Robert Southey: Year follows year, and still we madly prosecute the war
From Wat Tyler (1794)
Curse on these taxes – one succeeds another –
Our ministers – panders of a king’s will –
Drain all our wealth away – waste it in revels –
And lure, or force away our boys, who should be
The props of our old age! – to fill their armies
And feed the crows of France! year follows year,
And still we madly prosecute the war; –
Draining our wealth-distressing our poor peasants –
Slaughtering our youths – and all to crown our chiefs
With Glory! – I detest the hell-sprung name.
Think ye, my friend,
That I – a humble blacksmith, here at Deptford,
Would part with these six groats – earn’d by hard toil,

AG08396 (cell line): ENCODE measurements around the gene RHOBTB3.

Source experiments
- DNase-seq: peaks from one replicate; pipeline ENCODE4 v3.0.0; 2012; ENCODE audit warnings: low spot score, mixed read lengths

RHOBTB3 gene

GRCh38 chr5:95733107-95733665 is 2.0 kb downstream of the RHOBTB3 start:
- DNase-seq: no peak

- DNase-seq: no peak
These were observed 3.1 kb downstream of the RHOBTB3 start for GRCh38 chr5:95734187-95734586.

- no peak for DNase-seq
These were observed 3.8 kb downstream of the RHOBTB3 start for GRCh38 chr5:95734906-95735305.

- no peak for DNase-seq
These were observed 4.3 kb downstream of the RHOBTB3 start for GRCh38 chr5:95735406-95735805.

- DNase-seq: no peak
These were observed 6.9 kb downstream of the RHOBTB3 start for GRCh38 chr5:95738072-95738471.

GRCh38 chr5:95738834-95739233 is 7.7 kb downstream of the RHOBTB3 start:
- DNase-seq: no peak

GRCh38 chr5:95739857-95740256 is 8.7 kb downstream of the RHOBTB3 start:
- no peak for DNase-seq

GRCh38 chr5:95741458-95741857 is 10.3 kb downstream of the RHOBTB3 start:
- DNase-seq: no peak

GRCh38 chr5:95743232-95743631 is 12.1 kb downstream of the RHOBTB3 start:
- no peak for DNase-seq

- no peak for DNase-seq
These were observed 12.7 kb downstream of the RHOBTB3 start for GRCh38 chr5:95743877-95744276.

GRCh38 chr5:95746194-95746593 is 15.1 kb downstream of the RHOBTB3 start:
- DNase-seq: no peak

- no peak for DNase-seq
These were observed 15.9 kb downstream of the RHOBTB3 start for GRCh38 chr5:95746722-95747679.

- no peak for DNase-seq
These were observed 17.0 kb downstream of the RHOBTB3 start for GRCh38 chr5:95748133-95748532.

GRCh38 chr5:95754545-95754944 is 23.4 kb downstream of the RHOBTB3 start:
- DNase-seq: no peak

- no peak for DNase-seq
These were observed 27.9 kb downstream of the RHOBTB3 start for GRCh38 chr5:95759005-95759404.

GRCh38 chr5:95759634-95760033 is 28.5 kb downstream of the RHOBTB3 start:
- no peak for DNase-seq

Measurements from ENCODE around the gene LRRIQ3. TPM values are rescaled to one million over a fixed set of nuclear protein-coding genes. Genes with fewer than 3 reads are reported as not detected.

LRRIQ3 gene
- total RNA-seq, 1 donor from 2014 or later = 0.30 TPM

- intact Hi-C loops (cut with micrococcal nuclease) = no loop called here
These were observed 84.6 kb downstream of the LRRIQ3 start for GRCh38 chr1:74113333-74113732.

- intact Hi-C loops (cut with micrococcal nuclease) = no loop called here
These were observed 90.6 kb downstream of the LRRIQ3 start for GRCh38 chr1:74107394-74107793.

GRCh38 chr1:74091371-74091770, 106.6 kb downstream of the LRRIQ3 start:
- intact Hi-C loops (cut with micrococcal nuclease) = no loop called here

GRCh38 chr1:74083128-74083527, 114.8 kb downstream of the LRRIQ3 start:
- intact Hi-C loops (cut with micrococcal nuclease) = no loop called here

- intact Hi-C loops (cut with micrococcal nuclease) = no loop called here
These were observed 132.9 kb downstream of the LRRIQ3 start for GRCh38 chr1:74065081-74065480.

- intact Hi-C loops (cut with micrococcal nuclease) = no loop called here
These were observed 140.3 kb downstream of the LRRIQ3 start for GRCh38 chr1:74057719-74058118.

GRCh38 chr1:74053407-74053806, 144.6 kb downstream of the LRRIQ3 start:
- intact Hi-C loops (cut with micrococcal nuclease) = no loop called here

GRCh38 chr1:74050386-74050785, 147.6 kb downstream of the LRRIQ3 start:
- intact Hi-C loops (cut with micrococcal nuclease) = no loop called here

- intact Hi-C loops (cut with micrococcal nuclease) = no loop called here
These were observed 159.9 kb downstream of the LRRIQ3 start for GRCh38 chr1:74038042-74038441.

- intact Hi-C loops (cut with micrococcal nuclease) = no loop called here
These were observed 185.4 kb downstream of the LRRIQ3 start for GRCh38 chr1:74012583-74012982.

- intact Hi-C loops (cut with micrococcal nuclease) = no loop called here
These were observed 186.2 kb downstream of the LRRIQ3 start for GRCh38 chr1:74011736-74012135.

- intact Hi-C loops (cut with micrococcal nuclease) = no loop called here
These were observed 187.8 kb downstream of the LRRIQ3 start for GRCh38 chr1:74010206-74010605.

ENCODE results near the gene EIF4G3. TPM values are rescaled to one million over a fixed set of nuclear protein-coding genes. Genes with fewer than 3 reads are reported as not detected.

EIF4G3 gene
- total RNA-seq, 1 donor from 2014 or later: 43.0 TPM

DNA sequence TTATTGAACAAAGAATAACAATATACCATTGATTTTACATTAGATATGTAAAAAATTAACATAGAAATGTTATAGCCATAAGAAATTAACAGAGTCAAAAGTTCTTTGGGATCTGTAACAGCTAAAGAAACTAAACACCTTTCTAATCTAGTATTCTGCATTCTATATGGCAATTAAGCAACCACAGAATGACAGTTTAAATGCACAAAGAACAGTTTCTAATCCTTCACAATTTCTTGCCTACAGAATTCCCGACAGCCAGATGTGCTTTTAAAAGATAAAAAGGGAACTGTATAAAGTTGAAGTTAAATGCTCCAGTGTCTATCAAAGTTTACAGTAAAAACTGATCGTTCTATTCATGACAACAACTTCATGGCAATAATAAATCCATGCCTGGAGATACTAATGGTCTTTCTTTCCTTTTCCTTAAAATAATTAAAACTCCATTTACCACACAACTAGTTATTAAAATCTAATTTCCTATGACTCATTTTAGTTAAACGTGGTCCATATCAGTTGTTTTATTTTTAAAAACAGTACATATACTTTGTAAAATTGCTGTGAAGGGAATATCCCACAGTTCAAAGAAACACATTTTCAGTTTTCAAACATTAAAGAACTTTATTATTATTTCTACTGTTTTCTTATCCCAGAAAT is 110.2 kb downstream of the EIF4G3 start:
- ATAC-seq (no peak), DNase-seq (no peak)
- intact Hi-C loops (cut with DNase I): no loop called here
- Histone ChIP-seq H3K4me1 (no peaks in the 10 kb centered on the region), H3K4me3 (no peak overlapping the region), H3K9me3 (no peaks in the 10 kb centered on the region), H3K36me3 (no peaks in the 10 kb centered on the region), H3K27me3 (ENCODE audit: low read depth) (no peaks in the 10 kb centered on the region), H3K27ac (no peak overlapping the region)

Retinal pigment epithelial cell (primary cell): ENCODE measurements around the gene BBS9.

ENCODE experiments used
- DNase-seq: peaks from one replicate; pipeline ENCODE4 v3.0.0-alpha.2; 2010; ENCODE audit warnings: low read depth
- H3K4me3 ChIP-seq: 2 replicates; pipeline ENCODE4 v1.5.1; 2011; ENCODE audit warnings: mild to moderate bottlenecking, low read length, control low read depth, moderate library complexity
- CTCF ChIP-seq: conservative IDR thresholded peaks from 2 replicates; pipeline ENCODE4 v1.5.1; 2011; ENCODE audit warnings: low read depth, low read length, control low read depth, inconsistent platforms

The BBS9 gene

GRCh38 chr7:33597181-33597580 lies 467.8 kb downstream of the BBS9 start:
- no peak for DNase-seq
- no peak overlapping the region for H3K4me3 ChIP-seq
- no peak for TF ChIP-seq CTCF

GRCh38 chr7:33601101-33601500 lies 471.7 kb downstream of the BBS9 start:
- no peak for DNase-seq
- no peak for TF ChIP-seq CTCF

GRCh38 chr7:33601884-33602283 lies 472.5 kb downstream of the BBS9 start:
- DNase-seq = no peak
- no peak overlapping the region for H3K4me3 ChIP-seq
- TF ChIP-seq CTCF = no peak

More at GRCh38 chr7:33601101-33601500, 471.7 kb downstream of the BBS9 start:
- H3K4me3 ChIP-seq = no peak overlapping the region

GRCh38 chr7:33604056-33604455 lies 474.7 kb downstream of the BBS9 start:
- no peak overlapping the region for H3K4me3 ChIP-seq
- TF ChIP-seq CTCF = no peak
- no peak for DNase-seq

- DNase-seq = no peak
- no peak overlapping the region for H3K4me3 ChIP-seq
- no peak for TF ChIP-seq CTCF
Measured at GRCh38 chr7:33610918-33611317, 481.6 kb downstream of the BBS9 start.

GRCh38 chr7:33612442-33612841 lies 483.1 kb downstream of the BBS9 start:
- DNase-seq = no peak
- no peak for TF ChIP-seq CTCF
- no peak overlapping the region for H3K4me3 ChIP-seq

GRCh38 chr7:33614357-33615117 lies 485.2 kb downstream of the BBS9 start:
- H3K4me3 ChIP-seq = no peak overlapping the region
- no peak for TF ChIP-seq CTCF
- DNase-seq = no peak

All that I have! To massacre the Frenchmen,
Murder as enemies men I never saw!
Did not the state compel me?
(Tax gatherers pass by)
There they go, privileg’d r———s! –
COLLECTOR. Three groats a head for all your family.
PIERS. Why is this money gathered? – ’tis a hard tax
On the poor labourer! – it can never be
That government should thus distress the people. Go to the rich for money – honest labour
Ought to enjoy its fruits.
COLLECTOR. The state wants money.
War is expensive – ’tis a glorious war,
A war of honour, and must be supported. –
Three groats a head.